Meanwhile, the attempts by Liberals who partook in last week’s regicide to justify the decision have involved a litany of false narratives. Turnbull was finished anyway, we are told, as though making the situation worse would somehow ameliorate the problems the government faced. Much less installing Dutton, who has long enjoyed single-digit support in the polls as a potential leader. The latest Newspoll had it at a whopping 6 per cent. Among Liberal voters — the base Dutton’s supporters told us he appealed to — it drops to 5 per cent.
Some moments during the Liberal Party leadership crisis were so brutal they are burnt into the memories of MPs, and make a mockery of claims the Morrison government can unite in time for the election.
By David Crowe
31 August 2018
The shock at the top of the Australian government is almost physical when Liberals recount the trauma of their leadership spill, a moment in political history when a frenzied campaign split their party and toppled Malcolm Turnbull.
A new Prime Minister now claims his team will “go forward together” after the bitter and bruising week, but Scott Morrison now leads a party that is riven by conflicts over what just happened. Every development is a matter of dispute. Few can agree on how their party gave in to what Turnbull called a “form of madness” – a phrase that will stick.
The shock could be heard in the Liberal party room in the moment when Turnbull lost the vote on Friday, August 24, to declare his position vacant.
The Liberal Party whip, Nola Marino, told MPs gathered in the party room that the motion to declare the leadership vacant had been carried. But how? A voice called out for the numbers. It was Victorian backbencher Russell Broadbent, insisting the room hear the count.
“I want the numbers, please,” said Broadbent. Marino turned him down several times but Broadbent insisted and had vocal support from the room to get his way.
It was 40 to 45. The Prime Minister had lost his job by less than a handful of votes and looked stricken. “This is a farce,” he said to those around him.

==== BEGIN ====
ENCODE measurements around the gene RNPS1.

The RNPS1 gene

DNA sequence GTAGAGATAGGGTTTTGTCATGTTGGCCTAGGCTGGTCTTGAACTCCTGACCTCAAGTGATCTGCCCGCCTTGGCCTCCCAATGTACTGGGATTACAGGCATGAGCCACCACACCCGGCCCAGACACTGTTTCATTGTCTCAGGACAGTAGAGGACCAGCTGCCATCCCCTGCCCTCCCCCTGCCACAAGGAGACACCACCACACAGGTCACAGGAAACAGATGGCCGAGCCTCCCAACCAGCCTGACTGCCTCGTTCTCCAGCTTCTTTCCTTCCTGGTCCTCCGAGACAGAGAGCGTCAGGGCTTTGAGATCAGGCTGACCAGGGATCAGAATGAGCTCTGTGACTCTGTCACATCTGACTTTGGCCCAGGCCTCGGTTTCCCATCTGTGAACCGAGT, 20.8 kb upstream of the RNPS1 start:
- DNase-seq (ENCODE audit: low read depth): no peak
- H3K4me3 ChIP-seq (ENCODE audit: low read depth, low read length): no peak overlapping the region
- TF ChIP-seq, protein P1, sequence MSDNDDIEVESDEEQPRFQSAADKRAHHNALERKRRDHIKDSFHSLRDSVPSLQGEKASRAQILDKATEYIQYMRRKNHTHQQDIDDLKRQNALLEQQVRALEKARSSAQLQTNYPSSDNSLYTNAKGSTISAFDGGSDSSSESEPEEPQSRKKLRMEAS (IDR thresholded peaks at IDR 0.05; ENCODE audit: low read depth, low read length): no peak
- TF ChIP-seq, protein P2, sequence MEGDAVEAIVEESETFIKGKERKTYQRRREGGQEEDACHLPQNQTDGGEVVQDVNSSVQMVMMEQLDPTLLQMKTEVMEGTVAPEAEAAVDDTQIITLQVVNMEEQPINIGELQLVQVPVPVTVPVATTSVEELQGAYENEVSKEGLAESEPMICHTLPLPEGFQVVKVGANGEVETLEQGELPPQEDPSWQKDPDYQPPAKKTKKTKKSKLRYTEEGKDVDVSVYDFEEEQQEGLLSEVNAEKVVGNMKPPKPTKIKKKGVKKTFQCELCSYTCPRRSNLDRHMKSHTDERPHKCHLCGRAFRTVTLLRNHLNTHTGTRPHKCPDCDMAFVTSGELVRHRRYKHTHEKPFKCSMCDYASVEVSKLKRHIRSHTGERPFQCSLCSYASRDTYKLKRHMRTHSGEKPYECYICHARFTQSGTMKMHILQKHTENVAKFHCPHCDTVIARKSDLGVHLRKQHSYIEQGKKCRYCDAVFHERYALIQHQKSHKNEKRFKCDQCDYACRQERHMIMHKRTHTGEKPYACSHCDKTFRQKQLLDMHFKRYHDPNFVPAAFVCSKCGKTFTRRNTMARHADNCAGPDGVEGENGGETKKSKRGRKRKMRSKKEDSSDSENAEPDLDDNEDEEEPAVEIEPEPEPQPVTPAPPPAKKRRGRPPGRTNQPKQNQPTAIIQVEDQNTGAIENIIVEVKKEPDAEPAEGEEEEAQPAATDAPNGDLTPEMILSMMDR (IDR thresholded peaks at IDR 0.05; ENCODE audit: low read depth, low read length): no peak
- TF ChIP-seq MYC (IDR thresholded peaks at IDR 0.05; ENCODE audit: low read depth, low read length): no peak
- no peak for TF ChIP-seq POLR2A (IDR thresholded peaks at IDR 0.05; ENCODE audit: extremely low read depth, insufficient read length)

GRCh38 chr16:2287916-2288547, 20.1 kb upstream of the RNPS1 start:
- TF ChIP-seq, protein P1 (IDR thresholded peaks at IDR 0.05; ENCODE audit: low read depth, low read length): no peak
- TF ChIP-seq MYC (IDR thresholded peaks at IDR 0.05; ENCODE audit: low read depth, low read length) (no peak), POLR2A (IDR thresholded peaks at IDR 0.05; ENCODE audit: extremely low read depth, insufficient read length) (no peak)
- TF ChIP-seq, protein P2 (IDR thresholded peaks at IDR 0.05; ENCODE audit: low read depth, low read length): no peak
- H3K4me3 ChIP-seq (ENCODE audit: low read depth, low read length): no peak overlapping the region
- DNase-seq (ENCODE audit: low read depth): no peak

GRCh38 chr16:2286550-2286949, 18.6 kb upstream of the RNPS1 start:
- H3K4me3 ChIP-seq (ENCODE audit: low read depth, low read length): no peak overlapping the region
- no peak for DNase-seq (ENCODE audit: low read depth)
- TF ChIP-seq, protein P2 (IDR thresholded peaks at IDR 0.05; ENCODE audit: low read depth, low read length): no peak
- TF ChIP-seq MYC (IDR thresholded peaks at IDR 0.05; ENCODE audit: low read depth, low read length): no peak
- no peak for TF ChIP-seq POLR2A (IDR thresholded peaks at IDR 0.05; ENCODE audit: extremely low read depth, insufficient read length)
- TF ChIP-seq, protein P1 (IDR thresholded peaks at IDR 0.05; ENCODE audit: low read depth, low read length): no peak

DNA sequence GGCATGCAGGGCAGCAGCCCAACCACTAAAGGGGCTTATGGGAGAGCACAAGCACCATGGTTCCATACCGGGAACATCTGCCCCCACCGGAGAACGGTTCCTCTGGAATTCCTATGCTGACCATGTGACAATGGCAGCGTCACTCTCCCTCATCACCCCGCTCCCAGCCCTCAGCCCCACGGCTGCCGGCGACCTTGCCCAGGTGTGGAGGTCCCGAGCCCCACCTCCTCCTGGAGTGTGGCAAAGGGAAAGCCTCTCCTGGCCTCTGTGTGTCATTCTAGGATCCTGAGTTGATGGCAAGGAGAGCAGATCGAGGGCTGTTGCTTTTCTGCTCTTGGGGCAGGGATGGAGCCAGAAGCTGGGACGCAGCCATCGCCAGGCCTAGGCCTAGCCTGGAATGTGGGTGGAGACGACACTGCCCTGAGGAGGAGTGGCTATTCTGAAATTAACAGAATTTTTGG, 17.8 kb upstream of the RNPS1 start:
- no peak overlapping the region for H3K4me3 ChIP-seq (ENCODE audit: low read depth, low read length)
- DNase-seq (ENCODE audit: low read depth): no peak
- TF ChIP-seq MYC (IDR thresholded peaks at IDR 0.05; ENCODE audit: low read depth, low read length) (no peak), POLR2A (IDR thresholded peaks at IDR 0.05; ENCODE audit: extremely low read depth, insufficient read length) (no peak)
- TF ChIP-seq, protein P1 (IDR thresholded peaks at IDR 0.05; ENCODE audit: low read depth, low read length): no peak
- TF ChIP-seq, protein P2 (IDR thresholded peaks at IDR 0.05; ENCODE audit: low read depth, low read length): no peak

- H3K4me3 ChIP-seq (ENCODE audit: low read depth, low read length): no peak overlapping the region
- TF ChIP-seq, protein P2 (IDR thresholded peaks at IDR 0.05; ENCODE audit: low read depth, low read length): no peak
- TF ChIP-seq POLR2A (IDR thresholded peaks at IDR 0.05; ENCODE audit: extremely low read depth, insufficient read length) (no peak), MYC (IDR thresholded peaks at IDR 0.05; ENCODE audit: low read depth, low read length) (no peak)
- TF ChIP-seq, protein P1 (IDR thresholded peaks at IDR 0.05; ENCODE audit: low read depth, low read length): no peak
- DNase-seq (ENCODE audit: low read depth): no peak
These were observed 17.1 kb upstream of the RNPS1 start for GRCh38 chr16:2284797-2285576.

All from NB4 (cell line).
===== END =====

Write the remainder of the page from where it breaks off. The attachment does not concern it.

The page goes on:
What was meant to be a tour de force for Peter Dutton, the challenger who thought he had the numbers, turned into a coup de farce instead that installed Morrison as leader and shoved Dutton to the side.
Some of the moments were so brutal they are burnt into the memories of all involved. Friendships have been fractured, hatreds inflamed and suspicions deepened among Liberals who are supposed to present a united face to Australian voters at an election due within nine months.
How the government recovers depends on how it deals with this history.
The point is, in the midst of all this strife and turmoil, is that we – as a populace – are making a decision about the shape and prospects of Digital Health for the next, no one knows, how long.
The myHR was conceived almost a decade ago – has cost a couple of billion dollars, and as far as anyone knows has delivered virtually no observable clinical or efficiency benefits.
We are now told that if we force essentially every-one to have a myHR we will move to a broad sunlit upland where enormous benefits will suddenly flow and all will be totally right with the Digital Health world. If you believe that I have a bridge I would like to sell you!
But it gets worse! We have a Health Minister who is responsible for all this who is totally distracted by political survival and has not shown even the slightest understanding of the possible personal, financial, privacy and security risks the opt-out approach may bring.
Worse – in the ADHA we have a collection of world class spinners, invading small distant towns and aboriginal settlements spruiking unmitigated wonder and benefit with zero balance in the story they are pushing. They should be providing balance but instead they offer propaganda.
The decision on opt-out should not be made by a discredited and uninterested Minister and a shambles of a divided Government, who if the polls are right will all be the Opposition Spokesman or worse real soon now, and they should not leave the incoming Government with an almighty mess the scale of which may sadly take a while to become apparent.
It is doubtful the myHR can be fixed but it is certain Minister Hunt et. al. and the ADHA spinners have no chance in hell of fixing it.